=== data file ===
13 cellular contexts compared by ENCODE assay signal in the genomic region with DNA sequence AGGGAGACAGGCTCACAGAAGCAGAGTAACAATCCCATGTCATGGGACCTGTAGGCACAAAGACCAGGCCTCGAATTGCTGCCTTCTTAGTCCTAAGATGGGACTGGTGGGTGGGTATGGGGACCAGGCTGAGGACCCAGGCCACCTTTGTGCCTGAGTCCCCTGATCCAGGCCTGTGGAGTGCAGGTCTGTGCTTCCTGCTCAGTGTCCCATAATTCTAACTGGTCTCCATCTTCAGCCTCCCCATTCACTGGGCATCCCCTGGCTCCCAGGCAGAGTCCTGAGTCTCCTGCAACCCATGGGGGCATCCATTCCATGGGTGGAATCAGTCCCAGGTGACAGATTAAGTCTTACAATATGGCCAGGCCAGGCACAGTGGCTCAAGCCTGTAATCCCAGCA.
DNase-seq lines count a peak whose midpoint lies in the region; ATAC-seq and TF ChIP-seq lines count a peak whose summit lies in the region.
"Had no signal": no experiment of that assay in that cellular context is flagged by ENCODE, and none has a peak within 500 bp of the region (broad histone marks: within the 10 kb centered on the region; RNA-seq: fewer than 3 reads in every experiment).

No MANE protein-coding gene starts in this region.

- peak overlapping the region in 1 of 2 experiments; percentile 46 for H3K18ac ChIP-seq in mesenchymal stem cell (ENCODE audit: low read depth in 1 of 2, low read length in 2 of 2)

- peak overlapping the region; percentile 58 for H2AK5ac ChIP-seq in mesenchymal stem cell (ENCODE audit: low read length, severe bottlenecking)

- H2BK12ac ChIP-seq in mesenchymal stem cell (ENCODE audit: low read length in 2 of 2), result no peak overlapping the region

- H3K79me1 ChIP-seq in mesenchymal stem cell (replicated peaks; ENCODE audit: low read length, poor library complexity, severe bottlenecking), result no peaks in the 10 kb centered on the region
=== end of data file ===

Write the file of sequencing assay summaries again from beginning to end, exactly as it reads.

13 cellular contexts compared by ENCODE assay signal in the genomic region with DNA sequence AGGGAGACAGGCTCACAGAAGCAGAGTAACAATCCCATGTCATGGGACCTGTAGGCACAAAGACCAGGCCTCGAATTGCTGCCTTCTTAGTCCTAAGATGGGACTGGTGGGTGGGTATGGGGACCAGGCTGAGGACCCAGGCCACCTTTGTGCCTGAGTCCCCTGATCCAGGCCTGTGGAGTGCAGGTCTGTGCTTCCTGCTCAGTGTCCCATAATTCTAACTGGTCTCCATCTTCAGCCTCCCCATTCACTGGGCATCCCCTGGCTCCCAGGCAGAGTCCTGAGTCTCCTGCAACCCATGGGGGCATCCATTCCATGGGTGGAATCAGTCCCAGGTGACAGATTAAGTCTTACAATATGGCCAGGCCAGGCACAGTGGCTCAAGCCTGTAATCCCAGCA.
DNase-seq lines count a peak whose midpoint lies in the region; ATAC-seq and TF ChIP-seq lines count a peak whose summit lies in the region.
"Had no signal": no experiment of that assay in that cellular context is flagged by ENCODE, and none has a peak within 500 bp of the region (broad histone marks: within the 10 kb centered on the region; RNA-seq: fewer than 3 reads in every experiment).

No MANE protein-coding gene starts in this region.

- peak overlapping the region in 1 of 2 experiments; percentile 46 for H3K18ac ChIP-seq in mesenchymal stem cell (ENCODE audit: low read depth in 1 of 2, low read length in 2 of 2)

- peak overlapping the region; percentile 58 for H2AK5ac ChIP-seq in mesenchymal stem cell (ENCODE audit: low read length, severe bottlenecking)

- H2BK12ac ChIP-seq in mesenchymal stem cell (ENCODE audit: low read length in 2 of 2), result no peak overlapping the region

- H3K79me1 ChIP-seq in mesenchymal stem cell (replicated peaks; ENCODE audit: low read length, poor library complexity, severe bottlenecking), result no peaks in the 10 kb centered on the region